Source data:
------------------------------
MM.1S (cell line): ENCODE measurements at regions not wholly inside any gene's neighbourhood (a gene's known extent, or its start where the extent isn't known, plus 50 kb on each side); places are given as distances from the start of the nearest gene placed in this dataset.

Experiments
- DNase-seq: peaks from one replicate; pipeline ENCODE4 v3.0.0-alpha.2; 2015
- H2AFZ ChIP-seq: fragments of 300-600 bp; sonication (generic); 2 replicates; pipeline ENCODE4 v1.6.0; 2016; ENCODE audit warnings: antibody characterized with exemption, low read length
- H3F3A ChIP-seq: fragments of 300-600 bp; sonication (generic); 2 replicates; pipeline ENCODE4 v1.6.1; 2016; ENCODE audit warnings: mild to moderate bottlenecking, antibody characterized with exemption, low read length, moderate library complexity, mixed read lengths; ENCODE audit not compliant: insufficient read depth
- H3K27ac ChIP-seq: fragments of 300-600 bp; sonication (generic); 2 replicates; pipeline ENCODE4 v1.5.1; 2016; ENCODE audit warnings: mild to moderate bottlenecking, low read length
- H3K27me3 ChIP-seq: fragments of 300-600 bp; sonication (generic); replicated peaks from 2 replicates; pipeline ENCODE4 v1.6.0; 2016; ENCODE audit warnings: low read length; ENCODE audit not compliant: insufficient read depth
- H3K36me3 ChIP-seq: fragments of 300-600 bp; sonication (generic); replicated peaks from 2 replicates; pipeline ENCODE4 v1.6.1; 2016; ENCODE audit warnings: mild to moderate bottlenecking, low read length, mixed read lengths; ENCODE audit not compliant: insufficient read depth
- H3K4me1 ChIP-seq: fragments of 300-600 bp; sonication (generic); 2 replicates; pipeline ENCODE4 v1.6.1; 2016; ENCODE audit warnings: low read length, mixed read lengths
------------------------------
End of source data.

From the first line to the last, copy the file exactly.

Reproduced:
MM.1S (cell line): ENCODE measurements at regions not wholly inside any gene's neighbourhood (a gene's known extent, or its start where the extent isn't known, plus 50 kb on each side); places are given as distances from the start of the nearest gene placed in this dataset.

Experiments
- DNase-seq: peaks from one replicate; pipeline ENCODE4 v3.0.0-alpha.2; 2015
- H2AFZ ChIP-seq: fragments of 300-600 bp; sonication (generic); 2 replicates; pipeline ENCODE4 v1.6.0; 2016; ENCODE audit warnings: antibody characterized with exemption, low read length
- H3F3A ChIP-seq: fragments of 300-600 bp; sonication (generic); 2 replicates; pipeline ENCODE4 v1.6.1; 2016; ENCODE audit warnings: mild to moderate bottlenecking, antibody characterized with exemption, low read length, moderate library complexity, mixed read lengths; ENCODE audit not compliant: insufficient read depth
- H3K27ac ChIP-seq: fragments of 300-600 bp; sonication (generic); 2 replicates; pipeline ENCODE4 v1.5.1; 2016; ENCODE audit warnings: mild to moderate bottlenecking, low read length
- H3K27me3 ChIP-seq: fragments of 300-600 bp; sonication (generic); replicated peaks from 2 replicates; pipeline ENCODE4 v1.6.0; 2016; ENCODE audit warnings: low read length; ENCODE audit not compliant: insufficient read depth
- H3K36me3 ChIP-seq: fragments of 300-600 bp; sonication (generic); replicated peaks from 2 replicates; pipeline ENCODE4 v1.6.1; 2016; ENCODE audit warnings: mild to moderate bottlenecking, low read length, mixed read lengths; ENCODE audit not compliant: insufficient read depth
- H3K4me1 ChIP-seq: fragments of 300-600 bp; sonication (generic); 2 replicates; pipeline ENCODE4 v1.6.1; 2016; ENCODE audit warnings: low read length, mixed read lengths